Looking for luck while traveling in Italy? Whether it’s avoiding bird feathers or appreciating a cat’s sneeze, Italian superstitions are unique. Here’s a guide to the most common Italian superstitions to keep you in good spirits on your trip:
Malocchio or “Evil Eye,” is one of the Italians’ main superstitions. It is best known as a curse, but can be most accurately compared to a “jinx” in America. In order to ward off tempted fates of this “jinx,” Italians extend their pinkie and index finger, while holding the others down.
Corno • Be on the lookout for this horn-shaped charm! It’s hung from cars and used in necklaces for good luck.
Cats • Black cats are considered bad luck in Italy, but if you’re lucky enough to hear a cat sneeze, you’re believed to have good luck for the rest of the day! Aaachoo!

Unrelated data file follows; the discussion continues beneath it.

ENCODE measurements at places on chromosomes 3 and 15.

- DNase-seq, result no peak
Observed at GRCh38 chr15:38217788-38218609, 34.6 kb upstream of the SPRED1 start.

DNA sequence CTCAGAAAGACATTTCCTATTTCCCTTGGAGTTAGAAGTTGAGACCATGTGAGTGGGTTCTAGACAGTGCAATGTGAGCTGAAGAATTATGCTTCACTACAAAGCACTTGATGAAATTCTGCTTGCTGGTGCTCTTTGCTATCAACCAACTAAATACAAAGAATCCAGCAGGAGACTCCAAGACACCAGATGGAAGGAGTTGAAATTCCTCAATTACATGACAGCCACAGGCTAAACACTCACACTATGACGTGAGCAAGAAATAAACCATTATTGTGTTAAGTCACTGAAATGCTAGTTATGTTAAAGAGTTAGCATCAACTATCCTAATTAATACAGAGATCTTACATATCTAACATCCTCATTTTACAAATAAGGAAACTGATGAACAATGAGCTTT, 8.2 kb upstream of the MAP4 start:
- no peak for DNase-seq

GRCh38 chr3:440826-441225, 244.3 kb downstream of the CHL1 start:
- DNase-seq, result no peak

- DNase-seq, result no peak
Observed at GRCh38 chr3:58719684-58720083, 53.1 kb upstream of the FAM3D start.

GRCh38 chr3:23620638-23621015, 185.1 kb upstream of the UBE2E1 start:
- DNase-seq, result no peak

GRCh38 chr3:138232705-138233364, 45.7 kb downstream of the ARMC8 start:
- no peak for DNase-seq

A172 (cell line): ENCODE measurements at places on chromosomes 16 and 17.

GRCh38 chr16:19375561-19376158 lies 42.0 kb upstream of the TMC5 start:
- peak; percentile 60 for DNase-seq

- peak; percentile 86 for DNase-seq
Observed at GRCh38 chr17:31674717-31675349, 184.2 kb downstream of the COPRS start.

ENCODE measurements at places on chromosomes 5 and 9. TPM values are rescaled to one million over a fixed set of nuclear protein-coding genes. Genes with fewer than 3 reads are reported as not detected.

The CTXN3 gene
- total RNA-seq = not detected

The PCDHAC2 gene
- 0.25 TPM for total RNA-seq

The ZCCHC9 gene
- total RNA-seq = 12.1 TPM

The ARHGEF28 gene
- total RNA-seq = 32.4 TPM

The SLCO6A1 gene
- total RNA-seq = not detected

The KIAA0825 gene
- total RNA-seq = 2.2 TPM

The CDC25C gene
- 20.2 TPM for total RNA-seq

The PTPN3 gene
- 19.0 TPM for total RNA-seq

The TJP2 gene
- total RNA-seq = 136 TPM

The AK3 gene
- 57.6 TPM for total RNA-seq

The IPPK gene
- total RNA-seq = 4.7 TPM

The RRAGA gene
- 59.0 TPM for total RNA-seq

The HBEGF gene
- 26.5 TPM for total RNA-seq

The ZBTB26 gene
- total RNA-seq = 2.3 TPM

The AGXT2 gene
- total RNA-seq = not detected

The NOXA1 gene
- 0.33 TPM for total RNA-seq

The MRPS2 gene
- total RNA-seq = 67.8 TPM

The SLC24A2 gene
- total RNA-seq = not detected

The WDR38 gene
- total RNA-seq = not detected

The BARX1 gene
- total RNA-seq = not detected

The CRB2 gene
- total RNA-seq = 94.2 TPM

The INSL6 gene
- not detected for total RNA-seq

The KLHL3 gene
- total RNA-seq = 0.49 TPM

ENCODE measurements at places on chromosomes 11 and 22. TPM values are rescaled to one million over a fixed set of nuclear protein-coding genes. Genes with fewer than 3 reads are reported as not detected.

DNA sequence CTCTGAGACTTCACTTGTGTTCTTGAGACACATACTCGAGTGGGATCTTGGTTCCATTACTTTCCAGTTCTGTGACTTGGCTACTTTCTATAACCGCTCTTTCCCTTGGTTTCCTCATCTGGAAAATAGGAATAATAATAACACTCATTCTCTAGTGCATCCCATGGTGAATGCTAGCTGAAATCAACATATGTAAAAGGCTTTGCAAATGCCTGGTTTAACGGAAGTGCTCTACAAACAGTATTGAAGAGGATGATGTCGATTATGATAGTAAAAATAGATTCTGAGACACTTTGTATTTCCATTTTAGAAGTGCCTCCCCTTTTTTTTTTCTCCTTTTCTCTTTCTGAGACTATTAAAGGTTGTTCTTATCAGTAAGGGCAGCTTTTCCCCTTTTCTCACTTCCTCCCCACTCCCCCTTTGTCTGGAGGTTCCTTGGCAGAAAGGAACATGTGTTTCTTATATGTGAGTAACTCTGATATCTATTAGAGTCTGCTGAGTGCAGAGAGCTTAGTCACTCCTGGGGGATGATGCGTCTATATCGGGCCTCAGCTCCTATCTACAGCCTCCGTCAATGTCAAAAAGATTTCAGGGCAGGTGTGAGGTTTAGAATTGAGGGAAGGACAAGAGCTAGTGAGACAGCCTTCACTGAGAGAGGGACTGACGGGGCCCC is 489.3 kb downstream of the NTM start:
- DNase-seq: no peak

Tocca Ferro • Similar to our phrase “knock on wood,” the Italians have a “knock on iron” phrase to avoid any bad luck. Ironically, “tocca ferro” is most commonly used when nuns walk by, because they are considered to be unlucky. Go figure!
Salt • Salt is believed to bring peace to the deceased. Italians place salt under the heads of those who have passed away to prevent them from returning back to earth in the afterlife.
Colpo di Aria • Also known as “a hit of air,” the Colpo di Aria is a medical superstition. Italians believe that air can be extremely dangerous – that’s why grandmothers warn you to dry your hair before going out in the cold air.
First Friday in March • Make sure you’ve done all your grooming before this day – the Italians find it very unlucky to shave on the first Friday in March.
New Year’s Eve • If you’re looking for love, wearing anything red on this day will bring good luck in love in the coming year.
Birds and feathers • You won’t see any birds or feathers in any Italian’s household – it is believed that the feathers (especially from a peacock) resemble the “Evil Eye” and symbolize a bad omen.